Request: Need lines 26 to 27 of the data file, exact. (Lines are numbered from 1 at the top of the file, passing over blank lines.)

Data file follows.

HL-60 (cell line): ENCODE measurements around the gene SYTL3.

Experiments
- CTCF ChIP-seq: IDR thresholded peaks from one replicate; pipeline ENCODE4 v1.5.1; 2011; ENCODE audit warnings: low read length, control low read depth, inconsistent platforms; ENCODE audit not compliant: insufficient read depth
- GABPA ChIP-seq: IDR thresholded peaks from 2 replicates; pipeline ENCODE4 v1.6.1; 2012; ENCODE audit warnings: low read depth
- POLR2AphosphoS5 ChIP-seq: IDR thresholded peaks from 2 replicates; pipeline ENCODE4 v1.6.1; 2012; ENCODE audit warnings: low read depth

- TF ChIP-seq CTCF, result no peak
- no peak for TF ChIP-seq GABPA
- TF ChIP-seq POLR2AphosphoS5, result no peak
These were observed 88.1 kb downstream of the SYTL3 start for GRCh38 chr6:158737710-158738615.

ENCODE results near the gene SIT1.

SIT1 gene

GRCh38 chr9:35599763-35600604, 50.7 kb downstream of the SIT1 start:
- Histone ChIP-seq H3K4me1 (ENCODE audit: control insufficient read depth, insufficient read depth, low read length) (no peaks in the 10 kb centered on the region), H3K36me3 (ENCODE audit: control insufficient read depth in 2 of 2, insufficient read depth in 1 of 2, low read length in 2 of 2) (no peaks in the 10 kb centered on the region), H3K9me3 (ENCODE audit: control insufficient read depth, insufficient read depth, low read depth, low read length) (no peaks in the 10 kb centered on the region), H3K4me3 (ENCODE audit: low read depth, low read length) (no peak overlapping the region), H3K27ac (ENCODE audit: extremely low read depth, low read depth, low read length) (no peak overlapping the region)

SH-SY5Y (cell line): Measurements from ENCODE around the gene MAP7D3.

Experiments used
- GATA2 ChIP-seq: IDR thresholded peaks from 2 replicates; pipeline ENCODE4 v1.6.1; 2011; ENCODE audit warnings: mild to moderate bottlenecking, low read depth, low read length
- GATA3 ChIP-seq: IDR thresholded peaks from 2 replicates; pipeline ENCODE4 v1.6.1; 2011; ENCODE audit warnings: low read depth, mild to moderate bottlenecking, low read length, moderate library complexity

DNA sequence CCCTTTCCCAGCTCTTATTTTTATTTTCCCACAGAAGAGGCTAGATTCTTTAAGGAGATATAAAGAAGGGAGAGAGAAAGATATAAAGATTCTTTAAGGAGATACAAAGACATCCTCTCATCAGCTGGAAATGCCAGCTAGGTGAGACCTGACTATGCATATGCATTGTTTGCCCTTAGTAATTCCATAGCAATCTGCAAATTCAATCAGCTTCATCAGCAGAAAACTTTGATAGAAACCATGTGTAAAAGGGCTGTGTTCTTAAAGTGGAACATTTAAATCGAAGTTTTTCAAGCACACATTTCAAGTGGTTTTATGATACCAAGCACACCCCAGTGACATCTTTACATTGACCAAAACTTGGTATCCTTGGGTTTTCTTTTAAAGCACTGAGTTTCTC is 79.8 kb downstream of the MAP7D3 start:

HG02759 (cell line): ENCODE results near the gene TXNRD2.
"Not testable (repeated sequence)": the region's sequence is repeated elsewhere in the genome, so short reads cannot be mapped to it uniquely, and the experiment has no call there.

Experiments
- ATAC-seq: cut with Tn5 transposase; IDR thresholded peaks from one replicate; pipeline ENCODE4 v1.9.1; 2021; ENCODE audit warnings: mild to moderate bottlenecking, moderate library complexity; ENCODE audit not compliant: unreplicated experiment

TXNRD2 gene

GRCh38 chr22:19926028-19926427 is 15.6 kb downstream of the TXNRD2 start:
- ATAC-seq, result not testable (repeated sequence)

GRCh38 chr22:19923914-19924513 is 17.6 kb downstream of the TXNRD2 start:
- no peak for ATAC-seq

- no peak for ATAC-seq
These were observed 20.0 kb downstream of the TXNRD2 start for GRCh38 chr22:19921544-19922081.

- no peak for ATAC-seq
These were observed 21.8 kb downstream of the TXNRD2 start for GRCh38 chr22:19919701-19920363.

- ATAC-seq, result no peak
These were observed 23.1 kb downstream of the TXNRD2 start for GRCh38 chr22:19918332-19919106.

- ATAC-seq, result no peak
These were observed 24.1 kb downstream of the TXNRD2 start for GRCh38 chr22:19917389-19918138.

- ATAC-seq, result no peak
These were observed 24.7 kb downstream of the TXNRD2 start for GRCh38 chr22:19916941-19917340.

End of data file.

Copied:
GRCh38 chr22:19923914-19924513 is 17.6 kb downstream of the TXNRD2 start:
- no peak for ATAC-seq